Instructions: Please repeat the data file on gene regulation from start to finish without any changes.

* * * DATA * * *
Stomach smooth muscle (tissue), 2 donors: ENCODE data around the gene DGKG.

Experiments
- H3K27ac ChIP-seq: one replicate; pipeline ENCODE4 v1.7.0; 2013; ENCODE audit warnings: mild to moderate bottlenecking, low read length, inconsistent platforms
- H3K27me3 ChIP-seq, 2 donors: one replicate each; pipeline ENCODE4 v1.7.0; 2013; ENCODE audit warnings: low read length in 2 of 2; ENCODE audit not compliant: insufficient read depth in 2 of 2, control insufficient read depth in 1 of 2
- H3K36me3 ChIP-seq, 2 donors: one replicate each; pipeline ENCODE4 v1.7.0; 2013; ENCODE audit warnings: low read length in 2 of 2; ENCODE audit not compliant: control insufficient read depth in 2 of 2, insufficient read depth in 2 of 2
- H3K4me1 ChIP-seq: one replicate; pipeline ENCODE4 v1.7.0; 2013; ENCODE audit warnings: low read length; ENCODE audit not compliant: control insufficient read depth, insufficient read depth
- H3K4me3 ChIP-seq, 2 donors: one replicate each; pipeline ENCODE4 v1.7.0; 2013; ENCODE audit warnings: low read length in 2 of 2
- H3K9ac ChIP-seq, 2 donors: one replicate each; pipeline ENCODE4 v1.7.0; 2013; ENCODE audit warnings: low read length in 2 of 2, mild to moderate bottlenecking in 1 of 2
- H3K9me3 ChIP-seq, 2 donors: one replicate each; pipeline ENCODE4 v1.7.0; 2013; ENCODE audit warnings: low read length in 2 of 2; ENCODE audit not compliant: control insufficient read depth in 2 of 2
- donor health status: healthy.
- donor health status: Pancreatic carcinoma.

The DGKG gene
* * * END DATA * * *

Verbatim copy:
Stomach smooth muscle (tissue), 2 donors: ENCODE data around the gene DGKG.

Experiments
- H3K27ac ChIP-seq: one replicate; pipeline ENCODE4 v1.7.0; 2013; ENCODE audit warnings: mild to moderate bottlenecking, low read length, inconsistent platforms
- H3K27me3 ChIP-seq, 2 donors: one replicate each; pipeline ENCODE4 v1.7.0; 2013; ENCODE audit warnings: low read length in 2 of 2; ENCODE audit not compliant: insufficient read depth in 2 of 2, control insufficient read depth in 1 of 2
- H3K36me3 ChIP-seq, 2 donors: one replicate each; pipeline ENCODE4 v1.7.0; 2013; ENCODE audit warnings: low read length in 2 of 2; ENCODE audit not compliant: control insufficient read depth in 2 of 2, insufficient read depth in 2 of 2
- H3K4me1 ChIP-seq: one replicate; pipeline ENCODE4 v1.7.0; 2013; ENCODE audit warnings: low read length; ENCODE audit not compliant: control insufficient read depth, insufficient read depth
- H3K4me3 ChIP-seq, 2 donors: one replicate each; pipeline ENCODE4 v1.7.0; 2013; ENCODE audit warnings: low read length in 2 of 2
- H3K9ac ChIP-seq, 2 donors: one replicate each; pipeline ENCODE4 v1.7.0; 2013; ENCODE audit warnings: low read length in 2 of 2, mild to moderate bottlenecking in 1 of 2
- H3K9me3 ChIP-seq, 2 donors: one replicate each; pipeline ENCODE4 v1.7.0; 2013; ENCODE audit warnings: low read length in 2 of 2; ENCODE audit not compliant: control insufficient read depth in 2 of 2
- donor health status: healthy.
- donor health status: Pancreatic carcinoma.

The DGKG gene